filed: February 26, 1982.
DRAKES MILLS DEVELOPMENT COMPANY, APPELLANT,
NORTHWEST PENNSYLVANIA BANK AND TRUST COMPANY
No. 1168 Pittsburgh, 1980, Appeal from the Order of the Court of Common Pleas of Crawford County, Civil Div., at No. 180 May Term, 2976.
Robert B. McCullough, Erie, for appellant.
Robert S. Bailey, Meadville, for appellee.
Popovich, Montgomery and Hoffman, JJ.
[ 295 Pa. Super. Page 488]
Appellant contends that the lower court erred in dismissing its action for want of prosecution. We disagree and, accordingly, affirm the order of the lower court.
Appellant commenced this action by filing a complaint in assumpsit on April 8, 1976. On August 12, 1976, the lower court granted appellee's preliminary objections in part, and ordered appellant to file a more specific pleading within
[ 295 Pa. Super. Page 489]
twenty (20) days. Despite that order, appellant did nothing until August 29, 1980, when it filed an ex parte petition for an extension of time to certify the case ready for trial under Rule 218 of the Pennsylvania Rules of Civil Procedure (240 Day Rule).*fn1 Appellant alleged that it was simultaneously filing an amended complaint. The lower court granted the extension until January 3, 1981. On October 15, 1980, however, appellee filed a motion to dismiss the action for failure to comply with the 240 Day Rule, alleging that it had received no notice of the extension petition as required by the rule and that appellant still had not filed its amended complaint. Appellant finally filed an amended complaint nine days later. Following a hearing, the lower court granted appellee's motion and dismissed appellant's action. This appeal followed.
Appellant contends that the lower court erred in dismissing its action. We disagree. The 240 Day Rule provides:
1. Prompt Certification for Trial
(a) In all civil actions commenced on or before December 31, 1979, any and all documents required to signify that the case is ready for trial must be filed on or before August 31, 1980. In civil actions commenced on or after January 1, 1980, such documents must be filed not more than 240 days after the action is commenced.
(b) Prior to the expiration of the period limited in Paragraph (a), any party may apply for an extension of such period. The application must be served on all other parties and must set forth the grounds for the request and the length of extension required. The Court may grant the extension only upon finding good cause. The order of extension, if any, shall set forth the new date for certifying trial readiness, which may be sooner than that requested, but may not be later.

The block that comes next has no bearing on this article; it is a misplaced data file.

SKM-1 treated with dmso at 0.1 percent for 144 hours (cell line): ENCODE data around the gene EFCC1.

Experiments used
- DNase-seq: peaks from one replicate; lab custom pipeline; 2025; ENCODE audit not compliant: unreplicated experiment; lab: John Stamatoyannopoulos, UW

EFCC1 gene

[ 295 Pa. Super. Page 490]
(c) If the documents are not filed within the time limits above, the court, with or without motion by any party, shall require that good cause be shown why the case should not be dismissed for want of prosecution.
(Emphasis added). Appellant was thus required to certify its case as ready for trial or to seek an extension of time by August 31, 1980. Two days before that expiration date appellant petitioned for an extension and alleged that it was simultaneously filing an amended complaint. In fact, appellant did not file the amended complaint, nor did he give appellee the required notice. The lower court properly disregarded its earlier ex parte extension based upon appellant's misrepresentation and held a hearing on appellee's motion to dismiss.
In order to show good cause why a case should not be dismissed for want of prosecution under the 240 Day Rule, a plaintiff must reasonably explain his inability to certify the case ready for trial. A decision by the lower court that plaintiff's delay was unjustified is within its sound discretion and will not be reversed absent a manifest abuse of discretion. Cf. Richards v. Swift, 241 Pa. Superior Ct. 359, 360, 361 A.2d 688, 689 (1976) (court's decision granting non pros within its sound discretion). Appellant had been instructed to file an amended complaint within twenty days, attach copies of checks and contracts mentioned in the original complaint or explain their absence. The lower court was "unimpressed" by appellant's reasons for delaying four years in complying with its order. Appellant has offered us nothing other than a bare assertion of due diligence to justify the delay.*fn2 We are unable to find that the lower court abused its discretion and, accordingly, affirm its order.